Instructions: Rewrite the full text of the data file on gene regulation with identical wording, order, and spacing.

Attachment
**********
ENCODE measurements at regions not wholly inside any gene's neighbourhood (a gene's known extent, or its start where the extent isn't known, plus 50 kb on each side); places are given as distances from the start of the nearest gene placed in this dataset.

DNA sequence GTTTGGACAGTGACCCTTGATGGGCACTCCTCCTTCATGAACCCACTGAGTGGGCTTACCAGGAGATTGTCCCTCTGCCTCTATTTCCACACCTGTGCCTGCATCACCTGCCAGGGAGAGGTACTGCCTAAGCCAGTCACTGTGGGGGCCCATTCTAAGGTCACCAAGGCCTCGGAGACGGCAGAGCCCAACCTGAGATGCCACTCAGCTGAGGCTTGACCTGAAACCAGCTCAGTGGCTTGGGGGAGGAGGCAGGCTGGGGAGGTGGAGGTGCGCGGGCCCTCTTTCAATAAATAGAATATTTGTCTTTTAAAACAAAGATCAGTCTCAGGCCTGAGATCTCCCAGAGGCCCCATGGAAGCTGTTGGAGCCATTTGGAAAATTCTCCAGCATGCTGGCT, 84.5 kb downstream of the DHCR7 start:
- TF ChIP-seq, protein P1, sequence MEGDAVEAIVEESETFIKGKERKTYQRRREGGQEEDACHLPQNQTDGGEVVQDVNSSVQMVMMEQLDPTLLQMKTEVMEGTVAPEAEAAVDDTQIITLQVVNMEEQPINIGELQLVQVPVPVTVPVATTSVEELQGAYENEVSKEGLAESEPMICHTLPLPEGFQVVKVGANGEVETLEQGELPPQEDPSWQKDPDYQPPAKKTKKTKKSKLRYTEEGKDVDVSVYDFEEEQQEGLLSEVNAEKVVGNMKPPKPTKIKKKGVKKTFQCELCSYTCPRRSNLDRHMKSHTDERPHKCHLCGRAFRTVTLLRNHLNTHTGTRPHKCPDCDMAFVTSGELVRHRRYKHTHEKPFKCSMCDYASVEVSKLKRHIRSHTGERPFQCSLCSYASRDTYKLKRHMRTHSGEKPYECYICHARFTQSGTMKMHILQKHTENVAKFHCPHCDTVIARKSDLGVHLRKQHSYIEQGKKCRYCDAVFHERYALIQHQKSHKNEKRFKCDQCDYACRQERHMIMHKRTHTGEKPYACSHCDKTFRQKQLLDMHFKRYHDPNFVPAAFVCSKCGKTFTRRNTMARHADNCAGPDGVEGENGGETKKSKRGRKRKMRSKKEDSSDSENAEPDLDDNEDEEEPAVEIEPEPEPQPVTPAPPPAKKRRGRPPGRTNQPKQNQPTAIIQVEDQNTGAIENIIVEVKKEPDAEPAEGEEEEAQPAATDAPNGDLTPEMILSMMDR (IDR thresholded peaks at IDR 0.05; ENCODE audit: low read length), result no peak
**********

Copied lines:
ENCODE measurements at regions not wholly inside any gene's neighbourhood (a gene's known extent, or its start where the extent isn't known, plus 50 kb on each side); places are given as distances from the start of the nearest gene placed in this dataset.

DNA sequence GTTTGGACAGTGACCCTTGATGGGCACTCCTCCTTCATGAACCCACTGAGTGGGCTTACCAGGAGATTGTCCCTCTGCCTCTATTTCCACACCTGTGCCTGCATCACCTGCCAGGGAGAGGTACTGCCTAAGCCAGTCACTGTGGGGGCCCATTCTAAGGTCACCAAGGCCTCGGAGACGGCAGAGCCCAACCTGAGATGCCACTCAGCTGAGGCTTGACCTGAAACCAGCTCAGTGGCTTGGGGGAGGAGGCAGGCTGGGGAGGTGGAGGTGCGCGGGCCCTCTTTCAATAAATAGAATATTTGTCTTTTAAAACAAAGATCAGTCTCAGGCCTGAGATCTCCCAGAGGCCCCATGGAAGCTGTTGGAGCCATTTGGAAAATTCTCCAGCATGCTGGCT, 84.5 kb downstream of the DHCR7 start:
- TF ChIP-seq, protein P1, sequence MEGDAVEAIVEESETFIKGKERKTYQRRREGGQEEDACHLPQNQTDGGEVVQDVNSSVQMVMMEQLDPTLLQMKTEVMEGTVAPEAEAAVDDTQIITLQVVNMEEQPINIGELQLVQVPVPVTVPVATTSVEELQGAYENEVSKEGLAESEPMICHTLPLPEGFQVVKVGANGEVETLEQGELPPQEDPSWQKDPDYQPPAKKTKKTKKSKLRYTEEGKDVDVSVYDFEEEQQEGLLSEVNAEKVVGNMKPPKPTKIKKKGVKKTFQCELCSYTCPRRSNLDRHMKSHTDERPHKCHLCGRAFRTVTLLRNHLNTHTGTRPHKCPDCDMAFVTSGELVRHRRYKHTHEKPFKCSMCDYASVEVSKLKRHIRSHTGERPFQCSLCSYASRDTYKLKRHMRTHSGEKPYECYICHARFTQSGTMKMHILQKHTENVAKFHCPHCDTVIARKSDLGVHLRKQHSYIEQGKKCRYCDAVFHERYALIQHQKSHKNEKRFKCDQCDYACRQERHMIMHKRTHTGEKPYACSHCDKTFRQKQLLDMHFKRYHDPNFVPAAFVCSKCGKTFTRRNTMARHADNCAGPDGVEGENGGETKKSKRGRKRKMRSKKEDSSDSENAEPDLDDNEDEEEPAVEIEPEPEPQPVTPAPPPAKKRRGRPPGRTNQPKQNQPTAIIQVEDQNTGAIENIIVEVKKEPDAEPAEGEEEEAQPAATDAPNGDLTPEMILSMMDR (IDR thresholded peaks at IDR 0.05; ENCODE audit: low read length), result no peak